The impact of ObamaCare on doctors and patients, companies inside and outside the health sector, and American workers and taxpayers
Approximately 6.4 million Americans could lose their subsidies for health insurance if the Supreme Court rules against the Obama administration this month, according to new federal data released Tuesday.
The Obama administration has posted the 2016 rate increases in excess of 10% that the Obamacare health plans are requesting.
There are a lot of them.
The number of uninsured people declined by nearly eight million during the first nine months of 2014, reducing their ranks to 37.2 million, according to an analysis of data released late last week by the National Center for Health Statistics (NCHS).
Healthcare expenses appear to have climbed at a brisk pace, backing previous calculations that the healthcare industry remains a force even during an otherwise lackluster quarter.
The U.S. Commerce Department’s Bureau of Economic Analysis released its second estimate of first-quarter economic growth, finding that healthcare spending climbed 5.4% annually when adjusted for inflation.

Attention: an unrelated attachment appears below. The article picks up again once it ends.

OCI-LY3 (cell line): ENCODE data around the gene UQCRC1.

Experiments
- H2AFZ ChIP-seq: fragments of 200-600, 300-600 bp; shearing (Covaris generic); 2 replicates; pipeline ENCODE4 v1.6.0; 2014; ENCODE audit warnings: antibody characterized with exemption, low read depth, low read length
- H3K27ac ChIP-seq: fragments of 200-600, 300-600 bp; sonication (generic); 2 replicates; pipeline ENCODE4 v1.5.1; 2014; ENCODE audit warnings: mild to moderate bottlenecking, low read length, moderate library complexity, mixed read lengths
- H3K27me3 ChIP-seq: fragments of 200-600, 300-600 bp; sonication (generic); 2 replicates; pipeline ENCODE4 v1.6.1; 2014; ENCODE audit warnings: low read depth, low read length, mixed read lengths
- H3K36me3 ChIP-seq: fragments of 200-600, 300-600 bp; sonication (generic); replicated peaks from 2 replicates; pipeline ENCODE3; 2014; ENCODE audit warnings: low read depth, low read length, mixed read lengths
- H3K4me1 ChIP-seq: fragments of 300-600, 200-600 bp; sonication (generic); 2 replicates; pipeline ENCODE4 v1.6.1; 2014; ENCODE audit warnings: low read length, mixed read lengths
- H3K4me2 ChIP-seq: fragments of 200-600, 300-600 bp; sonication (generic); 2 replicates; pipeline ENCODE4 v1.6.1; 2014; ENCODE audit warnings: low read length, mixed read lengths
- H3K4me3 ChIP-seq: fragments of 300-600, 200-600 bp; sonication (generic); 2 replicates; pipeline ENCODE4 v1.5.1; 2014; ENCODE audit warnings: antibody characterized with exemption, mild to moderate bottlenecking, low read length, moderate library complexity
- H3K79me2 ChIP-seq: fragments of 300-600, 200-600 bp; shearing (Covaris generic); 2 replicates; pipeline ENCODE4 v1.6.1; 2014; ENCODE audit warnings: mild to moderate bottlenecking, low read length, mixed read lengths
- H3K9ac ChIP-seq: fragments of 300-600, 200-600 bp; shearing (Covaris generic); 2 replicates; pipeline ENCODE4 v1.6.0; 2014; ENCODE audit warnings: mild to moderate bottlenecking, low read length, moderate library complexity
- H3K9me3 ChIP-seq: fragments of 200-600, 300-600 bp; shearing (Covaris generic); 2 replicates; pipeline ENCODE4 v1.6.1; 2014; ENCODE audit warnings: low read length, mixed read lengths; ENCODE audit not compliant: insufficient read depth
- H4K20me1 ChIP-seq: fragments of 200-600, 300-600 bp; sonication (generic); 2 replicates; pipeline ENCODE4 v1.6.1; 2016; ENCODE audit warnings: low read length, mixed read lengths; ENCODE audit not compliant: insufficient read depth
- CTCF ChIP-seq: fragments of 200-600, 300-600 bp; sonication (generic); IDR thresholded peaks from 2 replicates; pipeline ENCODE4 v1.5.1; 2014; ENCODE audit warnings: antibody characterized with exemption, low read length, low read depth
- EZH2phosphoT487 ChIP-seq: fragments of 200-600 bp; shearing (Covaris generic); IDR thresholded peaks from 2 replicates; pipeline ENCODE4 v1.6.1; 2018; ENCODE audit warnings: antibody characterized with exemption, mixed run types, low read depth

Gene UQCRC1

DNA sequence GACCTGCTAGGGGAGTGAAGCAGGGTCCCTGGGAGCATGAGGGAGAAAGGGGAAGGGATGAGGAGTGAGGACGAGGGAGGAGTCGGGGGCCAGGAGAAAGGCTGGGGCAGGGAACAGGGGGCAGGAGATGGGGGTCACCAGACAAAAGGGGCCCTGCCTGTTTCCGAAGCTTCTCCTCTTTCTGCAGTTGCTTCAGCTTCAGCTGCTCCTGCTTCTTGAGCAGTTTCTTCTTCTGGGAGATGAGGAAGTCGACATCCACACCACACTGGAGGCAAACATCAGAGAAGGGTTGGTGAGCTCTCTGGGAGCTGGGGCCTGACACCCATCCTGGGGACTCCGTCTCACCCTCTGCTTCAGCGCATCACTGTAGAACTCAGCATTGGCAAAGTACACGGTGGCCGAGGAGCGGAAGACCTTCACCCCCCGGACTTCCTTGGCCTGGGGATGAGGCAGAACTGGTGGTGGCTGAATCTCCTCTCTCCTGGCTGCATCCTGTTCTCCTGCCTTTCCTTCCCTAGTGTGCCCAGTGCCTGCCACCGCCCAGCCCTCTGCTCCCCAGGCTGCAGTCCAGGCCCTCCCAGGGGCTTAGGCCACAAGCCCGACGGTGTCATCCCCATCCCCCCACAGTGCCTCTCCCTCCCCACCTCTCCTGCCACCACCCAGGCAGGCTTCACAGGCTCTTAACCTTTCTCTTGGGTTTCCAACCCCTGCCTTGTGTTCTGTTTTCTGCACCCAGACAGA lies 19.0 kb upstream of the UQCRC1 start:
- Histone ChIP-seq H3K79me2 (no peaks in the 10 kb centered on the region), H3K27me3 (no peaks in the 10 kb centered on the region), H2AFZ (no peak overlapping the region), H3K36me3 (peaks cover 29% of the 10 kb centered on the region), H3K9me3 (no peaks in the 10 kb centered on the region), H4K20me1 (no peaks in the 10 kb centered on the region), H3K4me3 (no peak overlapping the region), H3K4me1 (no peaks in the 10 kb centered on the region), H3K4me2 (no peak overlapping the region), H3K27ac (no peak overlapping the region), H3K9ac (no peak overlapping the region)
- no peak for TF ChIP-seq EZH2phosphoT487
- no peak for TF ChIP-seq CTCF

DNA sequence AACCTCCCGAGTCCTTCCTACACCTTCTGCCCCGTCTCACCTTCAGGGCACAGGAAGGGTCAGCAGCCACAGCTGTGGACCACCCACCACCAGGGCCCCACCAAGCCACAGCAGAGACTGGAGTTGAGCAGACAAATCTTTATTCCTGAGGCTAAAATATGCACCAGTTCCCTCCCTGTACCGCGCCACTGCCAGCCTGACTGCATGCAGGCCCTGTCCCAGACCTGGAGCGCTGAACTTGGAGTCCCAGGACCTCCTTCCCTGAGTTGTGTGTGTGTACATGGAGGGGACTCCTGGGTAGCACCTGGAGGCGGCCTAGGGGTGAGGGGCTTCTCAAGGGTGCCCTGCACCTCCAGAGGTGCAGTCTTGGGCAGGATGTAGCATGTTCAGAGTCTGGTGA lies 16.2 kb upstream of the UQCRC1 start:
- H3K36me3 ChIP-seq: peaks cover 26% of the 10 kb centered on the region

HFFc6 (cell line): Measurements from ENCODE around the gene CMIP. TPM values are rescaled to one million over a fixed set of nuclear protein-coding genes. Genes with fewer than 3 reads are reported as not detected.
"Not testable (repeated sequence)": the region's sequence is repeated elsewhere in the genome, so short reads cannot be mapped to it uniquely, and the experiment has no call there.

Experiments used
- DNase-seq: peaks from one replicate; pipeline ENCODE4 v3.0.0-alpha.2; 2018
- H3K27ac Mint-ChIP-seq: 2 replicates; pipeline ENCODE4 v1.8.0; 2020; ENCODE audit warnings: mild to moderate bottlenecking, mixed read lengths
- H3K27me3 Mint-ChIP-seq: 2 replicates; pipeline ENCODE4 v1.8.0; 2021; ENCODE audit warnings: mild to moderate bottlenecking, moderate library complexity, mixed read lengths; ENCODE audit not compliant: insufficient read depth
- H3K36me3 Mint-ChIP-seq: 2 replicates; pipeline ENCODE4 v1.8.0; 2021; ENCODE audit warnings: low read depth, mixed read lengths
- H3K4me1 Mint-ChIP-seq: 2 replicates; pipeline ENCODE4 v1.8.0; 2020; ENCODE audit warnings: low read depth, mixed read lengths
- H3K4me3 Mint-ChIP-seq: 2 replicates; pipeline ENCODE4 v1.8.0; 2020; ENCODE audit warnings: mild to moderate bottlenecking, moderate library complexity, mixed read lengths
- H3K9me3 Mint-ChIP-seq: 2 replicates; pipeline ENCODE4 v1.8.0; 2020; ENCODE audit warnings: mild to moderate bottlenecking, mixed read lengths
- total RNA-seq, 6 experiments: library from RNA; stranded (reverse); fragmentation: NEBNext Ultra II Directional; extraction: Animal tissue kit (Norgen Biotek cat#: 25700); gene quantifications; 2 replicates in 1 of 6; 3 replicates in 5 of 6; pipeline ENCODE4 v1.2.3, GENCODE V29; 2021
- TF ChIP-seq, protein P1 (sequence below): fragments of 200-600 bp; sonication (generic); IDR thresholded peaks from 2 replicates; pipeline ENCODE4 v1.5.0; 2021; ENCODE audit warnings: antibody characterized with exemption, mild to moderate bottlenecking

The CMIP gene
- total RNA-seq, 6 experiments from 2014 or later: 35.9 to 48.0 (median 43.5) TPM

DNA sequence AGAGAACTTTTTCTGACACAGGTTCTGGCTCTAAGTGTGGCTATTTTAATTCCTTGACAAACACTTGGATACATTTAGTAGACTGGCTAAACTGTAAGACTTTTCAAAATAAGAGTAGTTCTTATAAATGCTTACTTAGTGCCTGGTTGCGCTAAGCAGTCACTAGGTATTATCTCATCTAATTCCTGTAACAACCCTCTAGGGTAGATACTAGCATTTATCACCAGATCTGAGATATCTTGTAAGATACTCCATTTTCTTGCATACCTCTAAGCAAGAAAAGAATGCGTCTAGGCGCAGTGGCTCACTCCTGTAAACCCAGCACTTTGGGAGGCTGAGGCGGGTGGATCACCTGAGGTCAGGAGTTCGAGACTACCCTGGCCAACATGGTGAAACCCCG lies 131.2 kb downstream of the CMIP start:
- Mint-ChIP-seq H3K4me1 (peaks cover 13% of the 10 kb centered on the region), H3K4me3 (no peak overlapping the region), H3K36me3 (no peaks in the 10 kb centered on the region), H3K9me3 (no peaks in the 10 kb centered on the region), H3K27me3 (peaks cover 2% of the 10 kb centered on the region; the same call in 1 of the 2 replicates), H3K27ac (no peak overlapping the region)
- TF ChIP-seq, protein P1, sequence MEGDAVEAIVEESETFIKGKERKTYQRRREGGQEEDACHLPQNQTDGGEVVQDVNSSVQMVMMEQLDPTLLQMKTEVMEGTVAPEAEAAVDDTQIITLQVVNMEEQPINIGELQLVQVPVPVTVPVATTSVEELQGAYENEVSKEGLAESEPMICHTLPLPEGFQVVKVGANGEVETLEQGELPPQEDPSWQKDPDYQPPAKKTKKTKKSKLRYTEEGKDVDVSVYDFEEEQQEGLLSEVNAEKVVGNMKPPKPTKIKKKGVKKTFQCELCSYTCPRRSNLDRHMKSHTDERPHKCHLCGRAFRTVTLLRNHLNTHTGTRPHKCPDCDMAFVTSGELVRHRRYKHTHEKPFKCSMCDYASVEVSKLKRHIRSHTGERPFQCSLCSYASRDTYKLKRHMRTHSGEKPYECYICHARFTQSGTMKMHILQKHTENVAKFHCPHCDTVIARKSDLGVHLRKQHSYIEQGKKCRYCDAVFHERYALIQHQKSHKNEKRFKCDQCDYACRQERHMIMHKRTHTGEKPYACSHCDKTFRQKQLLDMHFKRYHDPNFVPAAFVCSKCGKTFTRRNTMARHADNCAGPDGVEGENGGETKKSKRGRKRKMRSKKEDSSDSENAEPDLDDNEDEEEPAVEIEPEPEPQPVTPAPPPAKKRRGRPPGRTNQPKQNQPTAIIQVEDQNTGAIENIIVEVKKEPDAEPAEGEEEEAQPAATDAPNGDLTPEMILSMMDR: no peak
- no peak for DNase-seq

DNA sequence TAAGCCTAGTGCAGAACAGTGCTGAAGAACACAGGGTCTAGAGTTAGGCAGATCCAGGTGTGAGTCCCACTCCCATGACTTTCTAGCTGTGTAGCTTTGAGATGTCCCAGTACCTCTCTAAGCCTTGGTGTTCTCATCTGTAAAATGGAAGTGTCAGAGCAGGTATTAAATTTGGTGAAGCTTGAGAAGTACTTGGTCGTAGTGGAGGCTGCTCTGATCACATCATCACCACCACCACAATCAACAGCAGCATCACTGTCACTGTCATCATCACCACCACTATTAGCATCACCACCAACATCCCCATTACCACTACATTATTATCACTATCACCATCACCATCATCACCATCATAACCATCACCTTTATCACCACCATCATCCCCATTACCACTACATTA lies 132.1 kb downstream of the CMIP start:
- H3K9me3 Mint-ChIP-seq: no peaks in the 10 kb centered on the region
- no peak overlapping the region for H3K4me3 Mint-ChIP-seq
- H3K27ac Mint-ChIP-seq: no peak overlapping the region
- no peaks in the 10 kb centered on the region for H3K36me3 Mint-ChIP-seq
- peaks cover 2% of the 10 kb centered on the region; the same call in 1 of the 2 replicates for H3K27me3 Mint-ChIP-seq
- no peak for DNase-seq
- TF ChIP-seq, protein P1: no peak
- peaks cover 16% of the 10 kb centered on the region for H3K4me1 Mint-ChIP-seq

The GOP’s months-long debate over when and how to send a repeal of Obamacare to the president’s desk now appears to have an answer.
They can’t do it all at once.
Repealing the law “root and branch” is probably out of the question, the chamber’s parliamentarian is hinting, because some parts of Obamacare don’t affect the federal budget. That’s a must in order to use the obscure procedure known in Senate parlance as reconciliation, which allows lawmakers to avoid the 60-vote filibuster hurdle and pass bills on a simple majority vote.